It also was his 20th longball of the year, making him the youngest player all-time to hit 20 homers and steal 30 bases in a season, according to the Elias Sports Bureau.
The “Next Level” Trout
What makes Trout stand out as a rookie is his ability to avoid outs in two-strike counts. His on-base percentage of .349 with two strikes ranks third in the majors and first in the American League.
Another unique aspect of Trout’s hitting is his ability to hit pitches at his knees or lower. Trout is hitting .389 on pitches located in the bottom third of the zone or lower, which ranks first among major-leaguers.
Trout’s power comes mostly from his ability to mash offspeed pitches. His .741 slugging percentage against the “slow stuff” leads all players and is more than double the major-league average of .358.
The Trout Record Book
If Trout plays in every game the rest of the season, he’ll play in 139 games. If you project his current totals to 139 games, he will have 56 stolen bases, 31 home runs and a .346 batting average. No player in major-league history has finished a season with each of those numbers.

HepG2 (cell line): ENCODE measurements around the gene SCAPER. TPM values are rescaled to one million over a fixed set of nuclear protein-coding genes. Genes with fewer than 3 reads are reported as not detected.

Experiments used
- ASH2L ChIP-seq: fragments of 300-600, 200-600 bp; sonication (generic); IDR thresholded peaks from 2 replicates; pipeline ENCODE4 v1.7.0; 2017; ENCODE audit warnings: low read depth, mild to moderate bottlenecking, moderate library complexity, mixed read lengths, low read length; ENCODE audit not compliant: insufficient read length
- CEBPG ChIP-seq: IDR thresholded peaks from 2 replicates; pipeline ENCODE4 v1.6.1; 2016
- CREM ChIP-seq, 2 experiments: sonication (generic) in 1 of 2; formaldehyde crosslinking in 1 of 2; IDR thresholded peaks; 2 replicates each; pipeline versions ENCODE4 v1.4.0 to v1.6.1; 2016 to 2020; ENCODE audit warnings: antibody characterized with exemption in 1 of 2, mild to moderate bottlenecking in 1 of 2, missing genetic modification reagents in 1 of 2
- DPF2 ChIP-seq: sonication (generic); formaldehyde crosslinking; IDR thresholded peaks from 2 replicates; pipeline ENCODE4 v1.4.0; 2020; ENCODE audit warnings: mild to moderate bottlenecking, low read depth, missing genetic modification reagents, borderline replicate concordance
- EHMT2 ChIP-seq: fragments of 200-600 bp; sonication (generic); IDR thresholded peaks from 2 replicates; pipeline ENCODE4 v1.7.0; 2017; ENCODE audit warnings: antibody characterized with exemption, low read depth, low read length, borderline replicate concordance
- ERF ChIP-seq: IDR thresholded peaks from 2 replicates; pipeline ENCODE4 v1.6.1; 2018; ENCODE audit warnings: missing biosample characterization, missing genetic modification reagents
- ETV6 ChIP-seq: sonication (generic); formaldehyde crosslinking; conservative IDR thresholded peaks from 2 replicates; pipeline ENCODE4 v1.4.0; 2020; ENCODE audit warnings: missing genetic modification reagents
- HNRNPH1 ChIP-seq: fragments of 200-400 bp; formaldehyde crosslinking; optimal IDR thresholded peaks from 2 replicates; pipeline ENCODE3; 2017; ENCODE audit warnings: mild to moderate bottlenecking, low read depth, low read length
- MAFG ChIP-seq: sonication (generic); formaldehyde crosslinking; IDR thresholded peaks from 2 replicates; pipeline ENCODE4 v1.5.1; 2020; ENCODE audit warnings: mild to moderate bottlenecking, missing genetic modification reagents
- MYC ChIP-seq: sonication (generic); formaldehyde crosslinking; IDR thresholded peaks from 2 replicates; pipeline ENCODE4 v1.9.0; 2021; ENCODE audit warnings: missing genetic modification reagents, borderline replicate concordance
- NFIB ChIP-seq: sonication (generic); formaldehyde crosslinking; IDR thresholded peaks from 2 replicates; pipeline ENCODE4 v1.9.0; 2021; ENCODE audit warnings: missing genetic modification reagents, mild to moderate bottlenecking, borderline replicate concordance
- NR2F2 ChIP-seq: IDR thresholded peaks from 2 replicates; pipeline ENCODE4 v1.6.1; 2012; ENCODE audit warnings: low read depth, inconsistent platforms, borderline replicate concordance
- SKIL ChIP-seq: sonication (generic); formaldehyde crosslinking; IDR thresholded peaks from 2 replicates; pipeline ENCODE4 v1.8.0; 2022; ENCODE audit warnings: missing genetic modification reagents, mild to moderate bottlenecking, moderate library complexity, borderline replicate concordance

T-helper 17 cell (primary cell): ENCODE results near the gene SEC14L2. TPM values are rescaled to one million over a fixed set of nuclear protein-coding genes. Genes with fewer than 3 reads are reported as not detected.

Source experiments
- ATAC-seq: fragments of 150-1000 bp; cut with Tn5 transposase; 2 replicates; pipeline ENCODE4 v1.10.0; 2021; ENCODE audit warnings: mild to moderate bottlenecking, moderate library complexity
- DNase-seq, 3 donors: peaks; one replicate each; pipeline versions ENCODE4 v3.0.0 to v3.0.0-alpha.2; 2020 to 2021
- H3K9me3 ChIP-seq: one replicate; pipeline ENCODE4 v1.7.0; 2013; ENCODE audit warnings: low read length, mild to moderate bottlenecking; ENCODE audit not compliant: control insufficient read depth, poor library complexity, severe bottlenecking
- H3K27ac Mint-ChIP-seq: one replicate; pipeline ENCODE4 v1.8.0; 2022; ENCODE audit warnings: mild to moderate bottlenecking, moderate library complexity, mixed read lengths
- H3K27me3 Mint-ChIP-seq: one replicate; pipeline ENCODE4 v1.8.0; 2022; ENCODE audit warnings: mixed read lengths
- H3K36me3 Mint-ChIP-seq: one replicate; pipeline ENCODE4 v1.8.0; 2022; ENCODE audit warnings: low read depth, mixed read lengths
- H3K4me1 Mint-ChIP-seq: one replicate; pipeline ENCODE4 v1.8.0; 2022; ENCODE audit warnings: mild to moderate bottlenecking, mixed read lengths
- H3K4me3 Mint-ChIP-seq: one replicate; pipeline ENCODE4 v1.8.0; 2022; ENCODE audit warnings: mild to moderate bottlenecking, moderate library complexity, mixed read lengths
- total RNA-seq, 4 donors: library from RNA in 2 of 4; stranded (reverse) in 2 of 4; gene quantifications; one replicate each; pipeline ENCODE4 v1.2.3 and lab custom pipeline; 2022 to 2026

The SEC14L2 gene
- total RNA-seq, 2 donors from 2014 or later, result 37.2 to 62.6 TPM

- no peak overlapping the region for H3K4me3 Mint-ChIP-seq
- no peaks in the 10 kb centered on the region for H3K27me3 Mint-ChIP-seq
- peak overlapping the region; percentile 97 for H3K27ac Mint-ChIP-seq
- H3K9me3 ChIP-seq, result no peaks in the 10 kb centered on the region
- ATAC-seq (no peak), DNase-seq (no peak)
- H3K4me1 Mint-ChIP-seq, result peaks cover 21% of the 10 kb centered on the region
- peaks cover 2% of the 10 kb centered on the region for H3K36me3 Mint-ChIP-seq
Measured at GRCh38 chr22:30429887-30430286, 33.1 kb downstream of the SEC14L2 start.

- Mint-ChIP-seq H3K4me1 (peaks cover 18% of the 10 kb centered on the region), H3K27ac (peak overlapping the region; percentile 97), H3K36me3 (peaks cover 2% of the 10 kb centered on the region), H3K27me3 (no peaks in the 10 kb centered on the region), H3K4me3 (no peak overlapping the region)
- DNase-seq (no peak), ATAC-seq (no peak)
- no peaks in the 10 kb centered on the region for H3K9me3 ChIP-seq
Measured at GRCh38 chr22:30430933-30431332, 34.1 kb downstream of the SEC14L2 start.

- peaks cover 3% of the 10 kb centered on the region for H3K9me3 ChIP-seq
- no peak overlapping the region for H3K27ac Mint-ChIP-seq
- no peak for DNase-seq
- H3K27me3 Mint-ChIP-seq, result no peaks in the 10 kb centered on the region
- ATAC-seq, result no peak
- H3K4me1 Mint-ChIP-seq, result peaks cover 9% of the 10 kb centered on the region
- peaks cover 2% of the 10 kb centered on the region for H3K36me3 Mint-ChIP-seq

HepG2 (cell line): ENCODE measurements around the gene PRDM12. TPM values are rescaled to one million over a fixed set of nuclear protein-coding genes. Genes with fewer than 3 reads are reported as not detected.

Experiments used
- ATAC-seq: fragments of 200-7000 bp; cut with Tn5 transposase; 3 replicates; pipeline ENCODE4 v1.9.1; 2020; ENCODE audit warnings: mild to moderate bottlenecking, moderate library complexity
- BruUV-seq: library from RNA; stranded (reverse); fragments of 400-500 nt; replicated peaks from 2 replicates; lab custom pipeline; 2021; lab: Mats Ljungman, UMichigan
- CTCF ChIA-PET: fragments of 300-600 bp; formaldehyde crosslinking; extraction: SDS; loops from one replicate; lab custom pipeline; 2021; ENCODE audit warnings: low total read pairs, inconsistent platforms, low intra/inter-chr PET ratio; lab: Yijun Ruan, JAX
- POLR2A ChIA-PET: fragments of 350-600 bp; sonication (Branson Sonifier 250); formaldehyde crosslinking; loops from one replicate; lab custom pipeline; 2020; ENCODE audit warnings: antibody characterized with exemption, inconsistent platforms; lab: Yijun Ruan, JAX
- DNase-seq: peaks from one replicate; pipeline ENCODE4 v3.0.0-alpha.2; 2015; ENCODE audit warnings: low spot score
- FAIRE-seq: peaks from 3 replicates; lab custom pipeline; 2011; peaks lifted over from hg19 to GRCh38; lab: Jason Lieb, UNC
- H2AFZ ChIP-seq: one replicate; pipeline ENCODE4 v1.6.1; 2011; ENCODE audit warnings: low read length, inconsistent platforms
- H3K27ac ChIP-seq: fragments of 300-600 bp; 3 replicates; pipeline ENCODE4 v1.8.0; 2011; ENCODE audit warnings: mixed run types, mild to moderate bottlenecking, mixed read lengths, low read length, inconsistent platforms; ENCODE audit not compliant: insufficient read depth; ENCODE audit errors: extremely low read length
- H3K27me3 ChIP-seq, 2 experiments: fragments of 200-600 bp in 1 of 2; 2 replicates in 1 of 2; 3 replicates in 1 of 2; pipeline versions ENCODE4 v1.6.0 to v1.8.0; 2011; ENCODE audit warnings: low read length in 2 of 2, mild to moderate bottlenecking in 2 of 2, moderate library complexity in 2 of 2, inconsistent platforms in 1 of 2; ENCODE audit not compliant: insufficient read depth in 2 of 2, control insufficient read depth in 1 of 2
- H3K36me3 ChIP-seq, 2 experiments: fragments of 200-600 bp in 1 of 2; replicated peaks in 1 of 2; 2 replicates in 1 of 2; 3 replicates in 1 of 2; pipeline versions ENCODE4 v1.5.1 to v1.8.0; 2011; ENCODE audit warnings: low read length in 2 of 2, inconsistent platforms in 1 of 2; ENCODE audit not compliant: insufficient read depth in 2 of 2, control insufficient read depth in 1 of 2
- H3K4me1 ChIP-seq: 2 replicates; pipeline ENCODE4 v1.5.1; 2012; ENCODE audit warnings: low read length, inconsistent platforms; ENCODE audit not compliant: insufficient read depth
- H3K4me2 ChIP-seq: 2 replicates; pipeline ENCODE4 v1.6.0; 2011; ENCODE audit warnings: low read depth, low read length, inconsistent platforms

Trout leads the league in batting average, runs and stolen bases, while ranking second in slugging and OPS, and is third in on-base percentage. He is the only AL player to rank among the top three in each of the four “rate” stats (batting average, on-base percentage, slugging percentage and OPS).
He also leads all major-league players this season in Wins Above Replacement. His 7.1 WAR already is the fourth-highest for a position player in his age 20 season or younger (age as of June 30).
Another way to compare players across eras is using adjusted OPS (OPS+), which is OPS adjusted to the player’s league, ballpark and era.
Trout’s OPS+ of 183 this season would be the highest for any player in his age 20 season or younger with at least 300 plate appearances.
The Trout Trophy Shelf
Trout’s amazing season has made him a near-lock for AL rookie of the Year and put him among the top MVP contenders. The only two players to win an MVP and Rookie of the Year in the same season are Fred Lynn (1975) and Ichiro (2001).
Trout would be the youngest ever to win MVP at 21 years and 57 days old at the end of the regular season. The current youngest MVP winner is Vida Blue at the age of 22 in 1971.
If Trout maintains his lead in the batting race, he’ll join Tony Oliva (1964) and Ichiro Suzuki (2001) as the only rookies to win the batting title and would also be the third-youngest to do it since 1900, according to Elias.